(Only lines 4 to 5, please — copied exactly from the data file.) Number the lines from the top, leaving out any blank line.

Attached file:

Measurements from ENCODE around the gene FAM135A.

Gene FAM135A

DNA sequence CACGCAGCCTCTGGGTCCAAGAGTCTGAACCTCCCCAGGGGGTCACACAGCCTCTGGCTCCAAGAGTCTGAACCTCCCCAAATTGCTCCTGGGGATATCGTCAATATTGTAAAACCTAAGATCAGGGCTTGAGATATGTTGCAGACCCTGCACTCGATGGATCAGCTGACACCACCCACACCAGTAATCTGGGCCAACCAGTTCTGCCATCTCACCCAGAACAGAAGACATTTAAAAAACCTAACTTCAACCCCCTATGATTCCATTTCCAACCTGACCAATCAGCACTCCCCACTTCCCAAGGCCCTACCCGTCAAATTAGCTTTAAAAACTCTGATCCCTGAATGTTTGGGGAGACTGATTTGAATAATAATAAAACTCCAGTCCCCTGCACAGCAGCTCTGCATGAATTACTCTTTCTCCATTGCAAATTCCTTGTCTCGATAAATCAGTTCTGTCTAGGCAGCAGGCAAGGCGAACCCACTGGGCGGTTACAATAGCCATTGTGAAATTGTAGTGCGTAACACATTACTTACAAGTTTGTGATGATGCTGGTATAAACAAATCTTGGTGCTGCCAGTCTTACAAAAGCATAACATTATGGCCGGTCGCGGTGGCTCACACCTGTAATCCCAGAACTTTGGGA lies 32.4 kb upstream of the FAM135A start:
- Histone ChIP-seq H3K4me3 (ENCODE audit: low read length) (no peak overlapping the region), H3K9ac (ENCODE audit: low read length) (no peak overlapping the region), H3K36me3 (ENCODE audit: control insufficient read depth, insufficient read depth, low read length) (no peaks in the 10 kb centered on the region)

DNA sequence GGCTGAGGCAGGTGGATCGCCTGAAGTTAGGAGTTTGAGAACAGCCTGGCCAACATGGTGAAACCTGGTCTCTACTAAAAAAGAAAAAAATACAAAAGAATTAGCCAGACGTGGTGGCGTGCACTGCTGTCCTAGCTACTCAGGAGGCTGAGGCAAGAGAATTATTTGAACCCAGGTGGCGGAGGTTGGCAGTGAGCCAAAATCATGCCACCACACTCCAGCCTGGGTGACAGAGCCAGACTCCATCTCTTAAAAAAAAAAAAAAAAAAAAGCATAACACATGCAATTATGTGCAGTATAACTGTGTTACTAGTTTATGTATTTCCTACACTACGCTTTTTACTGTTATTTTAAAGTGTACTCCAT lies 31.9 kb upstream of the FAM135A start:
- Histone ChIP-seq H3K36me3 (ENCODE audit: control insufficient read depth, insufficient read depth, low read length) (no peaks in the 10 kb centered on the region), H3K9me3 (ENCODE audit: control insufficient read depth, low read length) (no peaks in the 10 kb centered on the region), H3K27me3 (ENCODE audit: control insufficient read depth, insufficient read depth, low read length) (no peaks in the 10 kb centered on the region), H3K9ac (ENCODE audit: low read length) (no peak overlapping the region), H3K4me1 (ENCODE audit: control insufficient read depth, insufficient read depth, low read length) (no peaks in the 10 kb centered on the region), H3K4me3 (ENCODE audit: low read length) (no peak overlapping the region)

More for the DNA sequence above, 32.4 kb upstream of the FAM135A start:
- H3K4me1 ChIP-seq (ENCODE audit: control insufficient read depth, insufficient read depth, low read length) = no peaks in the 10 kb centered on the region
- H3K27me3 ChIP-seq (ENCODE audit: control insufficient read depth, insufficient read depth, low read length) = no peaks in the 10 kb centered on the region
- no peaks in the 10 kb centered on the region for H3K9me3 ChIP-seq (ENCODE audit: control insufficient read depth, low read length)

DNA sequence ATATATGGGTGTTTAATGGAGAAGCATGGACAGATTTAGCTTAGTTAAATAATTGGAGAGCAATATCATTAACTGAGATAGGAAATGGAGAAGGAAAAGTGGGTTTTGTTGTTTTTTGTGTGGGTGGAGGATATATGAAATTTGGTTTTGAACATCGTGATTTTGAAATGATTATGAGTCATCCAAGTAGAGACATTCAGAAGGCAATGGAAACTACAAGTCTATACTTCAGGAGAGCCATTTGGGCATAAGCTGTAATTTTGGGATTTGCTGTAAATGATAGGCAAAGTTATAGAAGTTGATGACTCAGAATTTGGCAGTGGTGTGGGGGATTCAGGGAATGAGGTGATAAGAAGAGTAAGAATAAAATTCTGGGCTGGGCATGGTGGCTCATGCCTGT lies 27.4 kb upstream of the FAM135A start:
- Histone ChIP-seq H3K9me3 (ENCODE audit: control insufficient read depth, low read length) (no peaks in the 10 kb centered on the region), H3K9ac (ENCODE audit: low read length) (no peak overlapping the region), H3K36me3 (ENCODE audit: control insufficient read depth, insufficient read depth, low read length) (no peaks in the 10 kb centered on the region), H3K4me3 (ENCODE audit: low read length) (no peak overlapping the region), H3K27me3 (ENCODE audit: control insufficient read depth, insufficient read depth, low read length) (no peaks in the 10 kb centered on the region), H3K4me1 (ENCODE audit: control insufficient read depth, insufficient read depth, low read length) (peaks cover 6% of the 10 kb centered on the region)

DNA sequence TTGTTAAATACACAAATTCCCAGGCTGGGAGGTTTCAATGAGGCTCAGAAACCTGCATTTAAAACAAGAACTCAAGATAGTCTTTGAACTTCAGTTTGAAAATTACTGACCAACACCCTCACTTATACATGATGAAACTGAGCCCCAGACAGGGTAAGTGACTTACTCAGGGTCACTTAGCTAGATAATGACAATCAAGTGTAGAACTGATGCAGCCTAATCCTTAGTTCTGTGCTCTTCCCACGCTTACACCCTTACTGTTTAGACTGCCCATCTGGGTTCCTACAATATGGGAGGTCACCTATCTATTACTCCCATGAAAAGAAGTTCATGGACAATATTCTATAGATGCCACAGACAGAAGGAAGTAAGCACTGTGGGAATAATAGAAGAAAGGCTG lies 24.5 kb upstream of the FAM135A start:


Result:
- Histone ChIP-seq H3K4me3 (ENCODE audit: low read length) (no peak overlapping the region), H3K9ac (ENCODE audit: low read length) (no peak overlapping the region), H3K36me3 (ENCODE audit: control insufficient read depth, insufficient read depth, low read length) (no peaks in the 10 kb centered on the region)

DNA sequence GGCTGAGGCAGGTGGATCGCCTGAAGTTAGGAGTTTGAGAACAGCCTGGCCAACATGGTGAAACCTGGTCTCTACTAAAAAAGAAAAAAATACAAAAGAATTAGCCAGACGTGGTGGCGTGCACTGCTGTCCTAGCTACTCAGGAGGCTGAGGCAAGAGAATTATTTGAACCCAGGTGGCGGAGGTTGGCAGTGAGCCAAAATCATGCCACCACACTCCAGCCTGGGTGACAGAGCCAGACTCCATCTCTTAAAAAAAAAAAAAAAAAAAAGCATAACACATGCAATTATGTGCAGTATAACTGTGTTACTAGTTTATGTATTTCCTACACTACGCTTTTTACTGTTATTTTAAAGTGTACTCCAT lies 31.9 kb upstream of the FAM135A start: